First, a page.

By setting goals that relate to performance and conform to SMART criteria, you will improve productivity. SMART stands for:
- Specific and well-defined objectives
- Measurable outputs and inputs
- Attainable in terms of resources available and expectations
- Relevant to the overall business strategy
- Time-bound with an operational schedule
To achieve time-based management, you will need to ask yourself the following questions:
- Is the allotted time for completion of plans realistic?
- In the effort to achieve results, is efficient use made of the available time?
- For teams - how can the time available be used to generate the optimal results?
- Is task-related time management appropriate and realistic in the situation?
A time log is an effective way to see where your time actually goes during the working day. Record the information for about 2 weeks to get a representative picture of the time spent. By logging activities and the time taken to complete them, the time-log provides useful information that can identify:
- Estimate time on task
- Estimate time for tasks
- Time stealing activities
- Level of interruption
- Loading during the day
- Crises points/tasks
Time logs will help you understand how you use your time so that you can identify and eliminate all time-wasting activities. As a result, time logs will allow you more time to do your work and can increase your productivity at work. In addition, it will also free some time so that you can achieve a greater work-life balance.
When you set out first to record your time, you will more than likely be surprised at the amount of time-wasting activity you engage in. In addition, you will soon realize that what you thought you did every day may be quite different than the reality. Be patient and keep filling in the time log and the benefits will soon pay considerable dividends.
As you become more confident at completing your time logs, it is important to turn your attention to analyzing these logs. To do this, simply review your log and consider what time spent is valuable, what activities you should continue to follow, and how could you free up time by doing things differently.
The important aspect of this technique is that it allows you to record and review what you do and what time is used. Always remember that time is not an endless commodity.
Work on Projects That Excite You
If you find yourself slugging through a task and going nowhere fast, change gears. Are there any important tasks on your list that intrigue or excite you? If motivation or inspiration exists, use it, because it may not last. When you are motivated or inspired, the task will be easier and faster to complete.
Understand Your Physiological Clock
Everyone has periods during the day when they are tired and other times when they are energetic. Some people are morning people, while others are night owls. More than likely, your task list includes things that require concentration and things that do not. I like to work on projects that require lots of concentration in the morning when I am refreshed, motivated, and have fewer distractors. While in the evenings, when my brain has checked out for the day, I prefer to complete my more mindless tasks that require little if any concentration and risk of failure is low. Examples include doing laundry or giving the dog a bath.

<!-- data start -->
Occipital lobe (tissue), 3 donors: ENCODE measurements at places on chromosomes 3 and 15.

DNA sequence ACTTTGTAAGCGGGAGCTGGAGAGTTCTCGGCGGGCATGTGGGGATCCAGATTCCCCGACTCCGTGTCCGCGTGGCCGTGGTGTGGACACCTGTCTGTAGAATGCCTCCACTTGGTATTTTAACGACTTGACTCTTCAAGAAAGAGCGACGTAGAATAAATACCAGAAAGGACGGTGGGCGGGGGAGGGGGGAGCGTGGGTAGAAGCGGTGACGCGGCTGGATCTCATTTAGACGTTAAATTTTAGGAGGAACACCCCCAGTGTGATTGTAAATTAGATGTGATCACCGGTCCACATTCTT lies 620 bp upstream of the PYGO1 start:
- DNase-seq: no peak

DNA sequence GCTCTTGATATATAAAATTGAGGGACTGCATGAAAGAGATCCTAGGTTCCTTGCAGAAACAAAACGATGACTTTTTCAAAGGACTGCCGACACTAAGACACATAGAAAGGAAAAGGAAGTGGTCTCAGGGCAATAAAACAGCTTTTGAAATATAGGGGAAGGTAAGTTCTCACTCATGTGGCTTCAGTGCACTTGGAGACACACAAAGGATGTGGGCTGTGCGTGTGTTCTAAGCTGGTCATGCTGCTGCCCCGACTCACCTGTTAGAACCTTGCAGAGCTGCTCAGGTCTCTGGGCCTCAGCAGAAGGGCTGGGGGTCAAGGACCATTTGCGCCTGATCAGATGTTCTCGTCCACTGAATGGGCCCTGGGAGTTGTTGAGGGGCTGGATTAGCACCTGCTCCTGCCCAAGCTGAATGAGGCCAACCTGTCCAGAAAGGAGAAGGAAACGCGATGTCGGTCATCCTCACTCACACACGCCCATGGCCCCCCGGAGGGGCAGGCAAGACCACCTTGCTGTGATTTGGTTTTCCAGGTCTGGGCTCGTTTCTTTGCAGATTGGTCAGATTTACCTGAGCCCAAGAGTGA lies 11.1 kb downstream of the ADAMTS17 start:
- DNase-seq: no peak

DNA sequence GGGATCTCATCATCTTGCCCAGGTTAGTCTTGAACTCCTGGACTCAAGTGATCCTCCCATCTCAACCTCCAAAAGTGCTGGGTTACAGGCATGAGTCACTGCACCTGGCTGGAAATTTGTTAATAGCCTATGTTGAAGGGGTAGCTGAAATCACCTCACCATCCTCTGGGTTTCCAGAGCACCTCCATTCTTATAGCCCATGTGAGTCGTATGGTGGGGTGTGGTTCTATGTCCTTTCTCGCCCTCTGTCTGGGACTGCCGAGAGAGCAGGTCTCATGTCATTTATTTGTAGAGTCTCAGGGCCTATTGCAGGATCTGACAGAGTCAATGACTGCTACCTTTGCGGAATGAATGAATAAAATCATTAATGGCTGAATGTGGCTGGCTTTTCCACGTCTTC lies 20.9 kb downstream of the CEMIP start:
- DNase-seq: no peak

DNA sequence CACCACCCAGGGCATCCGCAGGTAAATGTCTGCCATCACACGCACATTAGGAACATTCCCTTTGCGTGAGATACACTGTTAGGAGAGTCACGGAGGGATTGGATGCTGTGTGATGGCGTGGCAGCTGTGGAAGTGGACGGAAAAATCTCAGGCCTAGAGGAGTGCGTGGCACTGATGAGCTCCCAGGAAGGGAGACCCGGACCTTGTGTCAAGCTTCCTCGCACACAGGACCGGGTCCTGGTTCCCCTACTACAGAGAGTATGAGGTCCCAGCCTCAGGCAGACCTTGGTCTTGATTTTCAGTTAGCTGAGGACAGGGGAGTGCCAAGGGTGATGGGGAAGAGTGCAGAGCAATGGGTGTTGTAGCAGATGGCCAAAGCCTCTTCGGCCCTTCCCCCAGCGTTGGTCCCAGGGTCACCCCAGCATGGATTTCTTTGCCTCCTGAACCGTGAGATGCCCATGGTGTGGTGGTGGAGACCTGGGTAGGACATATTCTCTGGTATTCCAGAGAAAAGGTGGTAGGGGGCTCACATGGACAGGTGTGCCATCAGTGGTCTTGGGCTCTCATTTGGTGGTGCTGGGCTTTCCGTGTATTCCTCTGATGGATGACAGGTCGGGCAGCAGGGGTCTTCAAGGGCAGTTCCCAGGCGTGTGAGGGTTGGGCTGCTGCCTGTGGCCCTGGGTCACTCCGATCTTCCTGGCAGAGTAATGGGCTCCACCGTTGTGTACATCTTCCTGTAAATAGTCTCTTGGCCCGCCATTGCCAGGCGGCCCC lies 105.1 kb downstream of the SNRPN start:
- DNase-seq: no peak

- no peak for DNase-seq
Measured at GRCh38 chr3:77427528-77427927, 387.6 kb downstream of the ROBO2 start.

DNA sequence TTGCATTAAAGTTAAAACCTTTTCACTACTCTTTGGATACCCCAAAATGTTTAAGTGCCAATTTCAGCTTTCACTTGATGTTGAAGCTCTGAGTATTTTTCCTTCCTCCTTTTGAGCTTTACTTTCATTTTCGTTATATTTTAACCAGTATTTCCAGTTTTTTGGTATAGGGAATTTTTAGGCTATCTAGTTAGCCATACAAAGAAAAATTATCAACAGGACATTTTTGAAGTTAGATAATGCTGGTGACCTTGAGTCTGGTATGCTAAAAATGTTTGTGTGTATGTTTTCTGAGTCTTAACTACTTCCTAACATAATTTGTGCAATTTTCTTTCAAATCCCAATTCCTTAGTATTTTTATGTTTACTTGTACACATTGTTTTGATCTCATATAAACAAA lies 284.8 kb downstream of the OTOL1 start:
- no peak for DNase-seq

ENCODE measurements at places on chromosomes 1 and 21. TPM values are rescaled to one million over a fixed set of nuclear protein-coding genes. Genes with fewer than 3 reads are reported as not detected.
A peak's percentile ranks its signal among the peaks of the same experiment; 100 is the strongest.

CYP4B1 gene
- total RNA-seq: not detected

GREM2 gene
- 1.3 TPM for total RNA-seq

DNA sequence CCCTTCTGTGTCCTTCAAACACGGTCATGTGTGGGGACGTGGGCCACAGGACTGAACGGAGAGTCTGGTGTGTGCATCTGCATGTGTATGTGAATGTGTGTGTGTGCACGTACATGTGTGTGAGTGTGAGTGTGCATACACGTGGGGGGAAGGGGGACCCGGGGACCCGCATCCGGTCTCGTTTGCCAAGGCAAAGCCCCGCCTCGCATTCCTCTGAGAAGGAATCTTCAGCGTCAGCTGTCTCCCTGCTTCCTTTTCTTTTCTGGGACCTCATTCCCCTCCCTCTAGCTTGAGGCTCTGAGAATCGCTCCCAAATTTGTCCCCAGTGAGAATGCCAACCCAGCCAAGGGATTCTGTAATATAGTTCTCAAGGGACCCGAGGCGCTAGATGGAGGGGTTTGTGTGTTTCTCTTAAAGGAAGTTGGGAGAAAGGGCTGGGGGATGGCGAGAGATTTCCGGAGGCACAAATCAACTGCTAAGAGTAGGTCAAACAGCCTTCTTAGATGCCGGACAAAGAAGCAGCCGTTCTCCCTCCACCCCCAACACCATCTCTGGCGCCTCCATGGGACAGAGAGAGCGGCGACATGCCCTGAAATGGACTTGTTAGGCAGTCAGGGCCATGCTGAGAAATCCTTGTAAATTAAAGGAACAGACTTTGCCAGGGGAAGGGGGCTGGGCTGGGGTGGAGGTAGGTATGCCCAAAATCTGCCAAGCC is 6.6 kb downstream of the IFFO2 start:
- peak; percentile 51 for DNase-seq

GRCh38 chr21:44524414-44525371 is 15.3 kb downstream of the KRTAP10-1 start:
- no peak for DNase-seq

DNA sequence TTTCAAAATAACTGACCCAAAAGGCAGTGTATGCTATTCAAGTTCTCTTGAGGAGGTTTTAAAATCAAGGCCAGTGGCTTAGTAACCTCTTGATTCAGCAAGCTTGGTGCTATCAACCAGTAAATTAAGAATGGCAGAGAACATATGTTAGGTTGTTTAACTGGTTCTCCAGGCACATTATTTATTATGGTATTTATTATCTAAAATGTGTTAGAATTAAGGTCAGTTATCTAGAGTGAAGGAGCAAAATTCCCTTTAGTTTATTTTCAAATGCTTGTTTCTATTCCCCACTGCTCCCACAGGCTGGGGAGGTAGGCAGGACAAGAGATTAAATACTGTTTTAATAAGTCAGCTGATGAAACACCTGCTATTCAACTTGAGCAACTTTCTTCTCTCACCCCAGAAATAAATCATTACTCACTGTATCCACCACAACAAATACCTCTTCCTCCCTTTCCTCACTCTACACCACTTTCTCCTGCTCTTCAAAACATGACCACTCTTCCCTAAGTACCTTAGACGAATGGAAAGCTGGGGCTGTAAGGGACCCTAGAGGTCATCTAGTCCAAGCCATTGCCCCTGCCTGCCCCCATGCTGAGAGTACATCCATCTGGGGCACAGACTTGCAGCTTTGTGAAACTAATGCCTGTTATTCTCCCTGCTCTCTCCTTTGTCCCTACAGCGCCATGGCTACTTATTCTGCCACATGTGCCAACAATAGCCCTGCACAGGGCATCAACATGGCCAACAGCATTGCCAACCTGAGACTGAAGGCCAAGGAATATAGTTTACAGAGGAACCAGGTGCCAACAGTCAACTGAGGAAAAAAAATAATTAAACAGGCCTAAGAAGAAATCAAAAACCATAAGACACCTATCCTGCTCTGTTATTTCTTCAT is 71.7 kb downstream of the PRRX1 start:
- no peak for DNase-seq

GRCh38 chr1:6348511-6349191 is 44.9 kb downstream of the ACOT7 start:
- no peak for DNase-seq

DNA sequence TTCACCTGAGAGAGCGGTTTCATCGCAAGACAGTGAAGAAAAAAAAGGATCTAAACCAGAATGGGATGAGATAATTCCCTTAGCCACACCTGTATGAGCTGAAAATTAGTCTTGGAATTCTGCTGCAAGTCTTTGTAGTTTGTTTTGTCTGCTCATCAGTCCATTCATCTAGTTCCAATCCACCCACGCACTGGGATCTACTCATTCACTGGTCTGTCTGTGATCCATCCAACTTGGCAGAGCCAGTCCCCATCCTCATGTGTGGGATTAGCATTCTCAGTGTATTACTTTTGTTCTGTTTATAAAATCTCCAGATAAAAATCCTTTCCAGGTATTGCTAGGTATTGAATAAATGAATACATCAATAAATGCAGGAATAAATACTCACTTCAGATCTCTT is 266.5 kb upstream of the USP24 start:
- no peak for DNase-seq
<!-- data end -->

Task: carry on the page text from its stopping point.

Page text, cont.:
You can double your productivity without burning yourself out just by understanding when the best time is to do tasks. In other words, it will allow you to use your time more effectively.
If you are tired and feel that you can only handle one item on your list, which happens to be a low priority, tackle that item. Crossing something off your list is always better than doing nothing at all. Shortening the list can also act as a good motivator.
The Tortoise and the Hair – Not Quite!
Life is a long-distance race, not a sprint. If you work too fast, you risk mistakes and burnout. If you work too slow, you will never get anything done. Find a pace that you can maintain for the long haul that also allows you to make reasonable progress and complete your goals.
There is a saying that a student has the cleanest house. The message is that students prefer to clean their houses than to study or do homework. (We all know those students who have a messy house but that is probably more due partying more than anything else). Dealing with procrastination is all about identifying it. If you find yourself interrupting a task in order to do things that can wait or taking too many unnecessary breaks, you need to hold yourself back and continue working, or scan through your priority list and identify other priority tasks that you can work on.
Organized people are generally more productive. They spend less time searching and more time doing. I am very organized with my electronic files, but if it is not electronic it is lost. Fortunately for me, I do not have very many home projects, but when I do, even the simplest task can become an all-day affair. I typically spend at least 70% of my time searching for the right tool or going back and forth to the garage looking for the screw I put down while searching for the tool I lost. I waste so much time on home repair projects that I avoid them at all costs. Sometimes it gets to the point where I need them to build up enough where it is cost-effective to hire someone to do them for me. I will probably never learn to effectively organize my garage.
Do not let this happen to you with your school and work life. For one thing, there is no one to hire, for another thing, being organized will give you more time to do the things you want to do